More than when I went to Senegal, my first time in West Africa, or when I went to Côte dʼIvoire, where I was to live for nearly a year, I felt like I more or less knew what to expect in Guinea. I was used to the food and regional culture, my language skills were far improved, and I had a place to stay for the first few days. This was all true.
Yet what really surprised me was how the level of development is so much lower than other countries I have visited in the region. Friends in Abidjan had warned me of the trash situation; I thought that was because they had been there for a week or so, only in the city center, while I would be staying in a somewhat well-off area on the outskirts. Oh no. Trash is everywhere.
My water comes from a cistern that has been recently dug and then goes into a tank next to the house. I don't think we've had consistent electricity for 24 hours, often going out for hours during the middle of the day, though we do have a generator when necessary (mostly to watch the end of a Real Madrid match).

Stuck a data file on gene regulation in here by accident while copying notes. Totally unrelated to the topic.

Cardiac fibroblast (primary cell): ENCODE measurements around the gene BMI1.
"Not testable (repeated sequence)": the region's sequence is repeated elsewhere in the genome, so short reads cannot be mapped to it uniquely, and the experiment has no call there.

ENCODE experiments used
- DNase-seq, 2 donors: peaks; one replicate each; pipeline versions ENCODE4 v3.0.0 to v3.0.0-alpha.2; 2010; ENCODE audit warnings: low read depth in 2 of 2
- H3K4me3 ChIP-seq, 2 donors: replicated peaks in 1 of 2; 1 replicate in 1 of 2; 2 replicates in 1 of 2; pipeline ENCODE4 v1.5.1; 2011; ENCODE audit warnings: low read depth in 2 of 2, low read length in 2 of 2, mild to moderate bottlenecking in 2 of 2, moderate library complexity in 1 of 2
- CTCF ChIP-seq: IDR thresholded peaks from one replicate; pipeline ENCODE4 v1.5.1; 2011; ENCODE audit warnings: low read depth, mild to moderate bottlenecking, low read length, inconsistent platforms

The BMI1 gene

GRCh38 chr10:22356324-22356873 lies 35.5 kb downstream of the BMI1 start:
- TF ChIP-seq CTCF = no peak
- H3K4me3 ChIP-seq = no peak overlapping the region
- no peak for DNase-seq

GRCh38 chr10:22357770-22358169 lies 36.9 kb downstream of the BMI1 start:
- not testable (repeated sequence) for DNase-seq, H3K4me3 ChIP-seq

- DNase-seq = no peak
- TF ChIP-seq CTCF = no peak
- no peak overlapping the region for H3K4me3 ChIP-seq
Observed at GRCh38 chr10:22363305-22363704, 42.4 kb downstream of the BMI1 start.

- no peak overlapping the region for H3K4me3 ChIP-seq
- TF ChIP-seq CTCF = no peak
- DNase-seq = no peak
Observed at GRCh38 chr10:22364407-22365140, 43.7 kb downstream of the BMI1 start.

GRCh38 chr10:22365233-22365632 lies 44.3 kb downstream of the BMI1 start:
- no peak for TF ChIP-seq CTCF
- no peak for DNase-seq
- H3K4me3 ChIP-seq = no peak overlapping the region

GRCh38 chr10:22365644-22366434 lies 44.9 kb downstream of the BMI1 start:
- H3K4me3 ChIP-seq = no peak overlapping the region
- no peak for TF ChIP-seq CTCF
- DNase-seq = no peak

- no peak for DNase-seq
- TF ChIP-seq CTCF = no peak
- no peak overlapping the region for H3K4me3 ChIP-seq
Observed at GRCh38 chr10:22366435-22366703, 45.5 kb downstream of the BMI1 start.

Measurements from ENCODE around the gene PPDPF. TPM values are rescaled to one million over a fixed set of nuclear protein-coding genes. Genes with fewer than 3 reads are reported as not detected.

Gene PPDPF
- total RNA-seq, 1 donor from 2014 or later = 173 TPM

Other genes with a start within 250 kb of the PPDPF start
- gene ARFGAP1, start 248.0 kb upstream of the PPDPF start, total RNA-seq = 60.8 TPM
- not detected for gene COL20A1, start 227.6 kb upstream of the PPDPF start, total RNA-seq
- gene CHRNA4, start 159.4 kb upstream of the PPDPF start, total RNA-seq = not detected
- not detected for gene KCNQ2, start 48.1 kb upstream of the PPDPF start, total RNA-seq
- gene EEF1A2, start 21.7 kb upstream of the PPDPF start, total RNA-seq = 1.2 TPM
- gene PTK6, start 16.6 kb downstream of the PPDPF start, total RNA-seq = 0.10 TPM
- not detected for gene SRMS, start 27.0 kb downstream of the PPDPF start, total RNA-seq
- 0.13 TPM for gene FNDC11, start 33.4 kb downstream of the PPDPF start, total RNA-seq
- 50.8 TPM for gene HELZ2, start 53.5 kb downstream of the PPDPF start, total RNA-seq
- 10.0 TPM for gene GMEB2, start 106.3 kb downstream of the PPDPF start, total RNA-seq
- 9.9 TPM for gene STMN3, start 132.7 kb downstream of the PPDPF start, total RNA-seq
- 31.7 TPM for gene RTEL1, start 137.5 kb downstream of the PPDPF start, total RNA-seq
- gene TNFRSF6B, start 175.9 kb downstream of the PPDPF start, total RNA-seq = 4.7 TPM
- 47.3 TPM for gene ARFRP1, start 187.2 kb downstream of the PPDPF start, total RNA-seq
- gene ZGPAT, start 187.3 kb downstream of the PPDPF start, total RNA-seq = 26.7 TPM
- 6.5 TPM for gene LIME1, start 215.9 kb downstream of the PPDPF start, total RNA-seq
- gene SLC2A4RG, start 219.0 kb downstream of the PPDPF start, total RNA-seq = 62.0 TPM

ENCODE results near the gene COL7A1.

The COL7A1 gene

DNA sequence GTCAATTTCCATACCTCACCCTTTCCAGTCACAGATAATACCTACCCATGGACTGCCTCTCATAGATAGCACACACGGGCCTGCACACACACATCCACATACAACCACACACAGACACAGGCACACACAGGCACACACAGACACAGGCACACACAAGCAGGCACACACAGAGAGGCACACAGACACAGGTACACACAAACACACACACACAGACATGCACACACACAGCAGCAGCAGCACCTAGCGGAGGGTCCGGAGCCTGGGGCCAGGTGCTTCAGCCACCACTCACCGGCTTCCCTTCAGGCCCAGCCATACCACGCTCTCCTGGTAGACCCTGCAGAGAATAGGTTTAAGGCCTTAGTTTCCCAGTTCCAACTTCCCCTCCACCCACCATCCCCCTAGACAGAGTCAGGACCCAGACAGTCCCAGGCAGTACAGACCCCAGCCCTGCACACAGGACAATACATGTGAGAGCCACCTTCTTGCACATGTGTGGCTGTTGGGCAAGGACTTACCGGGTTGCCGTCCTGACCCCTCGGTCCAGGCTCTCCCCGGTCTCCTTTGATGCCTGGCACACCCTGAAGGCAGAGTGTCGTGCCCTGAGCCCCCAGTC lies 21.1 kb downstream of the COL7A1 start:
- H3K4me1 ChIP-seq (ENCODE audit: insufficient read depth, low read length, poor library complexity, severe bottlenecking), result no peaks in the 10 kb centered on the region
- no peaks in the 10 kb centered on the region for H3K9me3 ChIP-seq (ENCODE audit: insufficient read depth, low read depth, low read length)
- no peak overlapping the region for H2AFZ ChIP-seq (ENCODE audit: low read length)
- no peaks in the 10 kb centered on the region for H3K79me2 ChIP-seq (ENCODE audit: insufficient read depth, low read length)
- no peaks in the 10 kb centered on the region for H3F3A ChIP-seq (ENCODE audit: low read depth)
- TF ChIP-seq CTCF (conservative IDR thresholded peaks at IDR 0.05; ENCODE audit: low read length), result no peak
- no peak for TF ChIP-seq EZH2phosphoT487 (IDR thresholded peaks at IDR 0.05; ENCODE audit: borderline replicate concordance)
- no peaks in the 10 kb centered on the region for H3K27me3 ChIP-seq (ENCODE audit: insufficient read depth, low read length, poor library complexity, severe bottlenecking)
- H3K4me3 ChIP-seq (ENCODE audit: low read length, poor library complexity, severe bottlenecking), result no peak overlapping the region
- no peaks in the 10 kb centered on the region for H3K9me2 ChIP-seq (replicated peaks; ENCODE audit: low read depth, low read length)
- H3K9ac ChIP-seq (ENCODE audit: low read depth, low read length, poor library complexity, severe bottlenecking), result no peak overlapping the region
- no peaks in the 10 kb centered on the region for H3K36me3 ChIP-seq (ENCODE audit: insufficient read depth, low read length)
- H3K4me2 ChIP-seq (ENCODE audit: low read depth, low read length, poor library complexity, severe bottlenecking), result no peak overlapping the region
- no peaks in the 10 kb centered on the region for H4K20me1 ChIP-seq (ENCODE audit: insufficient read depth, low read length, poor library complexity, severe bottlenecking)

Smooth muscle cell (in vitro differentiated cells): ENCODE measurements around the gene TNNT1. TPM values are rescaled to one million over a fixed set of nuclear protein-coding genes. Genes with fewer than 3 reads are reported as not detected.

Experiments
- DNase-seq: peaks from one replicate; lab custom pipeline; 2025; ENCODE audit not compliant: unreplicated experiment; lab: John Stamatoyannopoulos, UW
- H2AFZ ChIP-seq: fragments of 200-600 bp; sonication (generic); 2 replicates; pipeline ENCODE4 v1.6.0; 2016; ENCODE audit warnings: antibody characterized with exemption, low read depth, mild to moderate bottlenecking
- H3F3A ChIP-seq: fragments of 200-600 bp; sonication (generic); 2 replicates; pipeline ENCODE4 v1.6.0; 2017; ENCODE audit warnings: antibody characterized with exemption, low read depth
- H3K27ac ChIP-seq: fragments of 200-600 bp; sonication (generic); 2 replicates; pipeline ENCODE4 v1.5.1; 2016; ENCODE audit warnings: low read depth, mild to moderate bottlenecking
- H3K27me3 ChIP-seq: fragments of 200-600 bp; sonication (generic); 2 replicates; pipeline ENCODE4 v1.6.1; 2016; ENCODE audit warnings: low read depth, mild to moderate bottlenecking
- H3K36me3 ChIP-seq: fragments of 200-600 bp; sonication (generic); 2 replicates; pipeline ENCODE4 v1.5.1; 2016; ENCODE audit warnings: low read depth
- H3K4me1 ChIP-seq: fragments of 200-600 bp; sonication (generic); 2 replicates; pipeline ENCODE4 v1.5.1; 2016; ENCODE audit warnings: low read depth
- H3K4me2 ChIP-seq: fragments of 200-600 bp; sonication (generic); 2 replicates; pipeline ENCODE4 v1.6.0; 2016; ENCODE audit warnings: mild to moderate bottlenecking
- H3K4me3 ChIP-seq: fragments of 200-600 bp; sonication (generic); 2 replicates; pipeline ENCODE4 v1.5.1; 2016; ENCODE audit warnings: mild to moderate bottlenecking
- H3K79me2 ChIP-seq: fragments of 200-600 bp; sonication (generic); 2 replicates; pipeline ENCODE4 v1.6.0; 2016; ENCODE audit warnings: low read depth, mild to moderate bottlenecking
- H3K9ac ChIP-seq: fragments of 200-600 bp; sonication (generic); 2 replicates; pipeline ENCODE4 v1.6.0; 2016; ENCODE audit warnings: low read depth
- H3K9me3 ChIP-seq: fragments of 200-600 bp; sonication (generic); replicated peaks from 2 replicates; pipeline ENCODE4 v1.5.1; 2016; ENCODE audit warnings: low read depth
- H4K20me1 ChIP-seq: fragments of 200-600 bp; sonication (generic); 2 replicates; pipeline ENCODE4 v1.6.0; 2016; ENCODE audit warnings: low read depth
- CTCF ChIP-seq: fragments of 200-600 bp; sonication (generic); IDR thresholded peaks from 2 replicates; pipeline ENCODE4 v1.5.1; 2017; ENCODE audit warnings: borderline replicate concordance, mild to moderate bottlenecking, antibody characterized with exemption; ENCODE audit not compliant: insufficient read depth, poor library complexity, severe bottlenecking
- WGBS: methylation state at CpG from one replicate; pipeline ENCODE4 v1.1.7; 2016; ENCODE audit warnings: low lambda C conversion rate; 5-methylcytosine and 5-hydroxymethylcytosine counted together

But aside from a real lack of infrastructure, Conakry and Guineans have been lovely. Because the city's on a peninsula, the hot afternoons are relieved by a decent breeze. West African good humor is evident, especially directed toward me, and people have been incredibly kind both personally and in my research work.
I guess I pride myself on finding fun or joy or interest in the little things when some of the big things (electricity, tacos) are lacking. Evidence:
Travel and research notes
Fieldwork and travel in Côte d'Ivoire, Senegal, Guinea, Sierra Leone, and Mali, as well as Burkina Faso, Morocco, Tanzania, South Africa, and wherever else I end up. Plus occasional research-related thoughts.